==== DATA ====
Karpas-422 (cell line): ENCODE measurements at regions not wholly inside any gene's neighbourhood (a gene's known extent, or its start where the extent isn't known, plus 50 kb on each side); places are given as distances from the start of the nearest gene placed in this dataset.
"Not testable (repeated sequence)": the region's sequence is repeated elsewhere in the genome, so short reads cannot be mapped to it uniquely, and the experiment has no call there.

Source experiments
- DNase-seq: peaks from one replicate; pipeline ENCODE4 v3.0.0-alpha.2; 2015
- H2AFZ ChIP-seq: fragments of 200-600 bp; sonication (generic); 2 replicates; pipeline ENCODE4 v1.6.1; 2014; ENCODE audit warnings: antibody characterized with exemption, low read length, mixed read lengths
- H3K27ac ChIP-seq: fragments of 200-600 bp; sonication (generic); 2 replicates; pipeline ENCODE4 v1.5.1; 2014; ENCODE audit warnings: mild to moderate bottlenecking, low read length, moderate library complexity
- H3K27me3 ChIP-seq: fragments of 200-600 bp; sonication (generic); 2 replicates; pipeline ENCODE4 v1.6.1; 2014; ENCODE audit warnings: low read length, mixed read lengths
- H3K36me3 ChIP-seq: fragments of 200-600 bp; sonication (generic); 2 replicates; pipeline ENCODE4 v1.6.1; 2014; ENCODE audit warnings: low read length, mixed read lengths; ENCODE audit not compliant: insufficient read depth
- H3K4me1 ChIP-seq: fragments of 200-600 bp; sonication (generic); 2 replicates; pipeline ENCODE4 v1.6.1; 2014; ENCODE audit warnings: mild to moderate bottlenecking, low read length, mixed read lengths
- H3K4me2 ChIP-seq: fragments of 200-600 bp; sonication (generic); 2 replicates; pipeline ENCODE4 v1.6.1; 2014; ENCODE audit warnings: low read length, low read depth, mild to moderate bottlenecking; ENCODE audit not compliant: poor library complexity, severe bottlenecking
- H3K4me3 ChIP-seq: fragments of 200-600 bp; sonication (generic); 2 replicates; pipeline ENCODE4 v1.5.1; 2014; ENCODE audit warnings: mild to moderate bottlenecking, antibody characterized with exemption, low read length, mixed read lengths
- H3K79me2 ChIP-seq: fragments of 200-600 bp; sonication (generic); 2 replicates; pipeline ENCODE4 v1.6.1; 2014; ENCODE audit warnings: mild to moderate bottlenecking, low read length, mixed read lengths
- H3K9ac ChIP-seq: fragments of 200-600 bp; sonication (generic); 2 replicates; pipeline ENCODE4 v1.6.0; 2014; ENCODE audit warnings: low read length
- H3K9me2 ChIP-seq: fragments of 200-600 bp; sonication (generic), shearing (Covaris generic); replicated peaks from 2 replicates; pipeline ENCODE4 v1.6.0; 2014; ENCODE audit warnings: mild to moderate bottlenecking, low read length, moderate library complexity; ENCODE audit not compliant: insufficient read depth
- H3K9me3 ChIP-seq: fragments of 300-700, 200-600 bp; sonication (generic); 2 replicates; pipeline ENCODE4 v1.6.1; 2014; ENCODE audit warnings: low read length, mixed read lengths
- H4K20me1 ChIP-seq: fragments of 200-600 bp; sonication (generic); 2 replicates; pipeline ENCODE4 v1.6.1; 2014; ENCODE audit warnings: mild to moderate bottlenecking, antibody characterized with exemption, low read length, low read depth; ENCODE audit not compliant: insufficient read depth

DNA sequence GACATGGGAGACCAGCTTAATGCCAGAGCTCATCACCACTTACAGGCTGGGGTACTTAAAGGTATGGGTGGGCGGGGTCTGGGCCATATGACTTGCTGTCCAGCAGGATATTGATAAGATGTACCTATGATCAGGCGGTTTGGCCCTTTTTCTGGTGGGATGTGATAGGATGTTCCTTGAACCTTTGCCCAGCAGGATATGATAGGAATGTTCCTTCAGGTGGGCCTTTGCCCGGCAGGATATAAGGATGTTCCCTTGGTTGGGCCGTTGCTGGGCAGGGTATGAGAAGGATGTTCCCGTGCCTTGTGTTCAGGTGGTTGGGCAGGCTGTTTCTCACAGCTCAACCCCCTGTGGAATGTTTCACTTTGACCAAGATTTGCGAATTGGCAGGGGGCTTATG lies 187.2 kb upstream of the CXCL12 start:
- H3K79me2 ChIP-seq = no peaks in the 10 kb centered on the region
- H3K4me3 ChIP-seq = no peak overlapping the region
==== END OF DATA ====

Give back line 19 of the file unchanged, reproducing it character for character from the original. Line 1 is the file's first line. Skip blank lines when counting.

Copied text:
- H3K4me3 ChIP-seq = no peak overlapping the region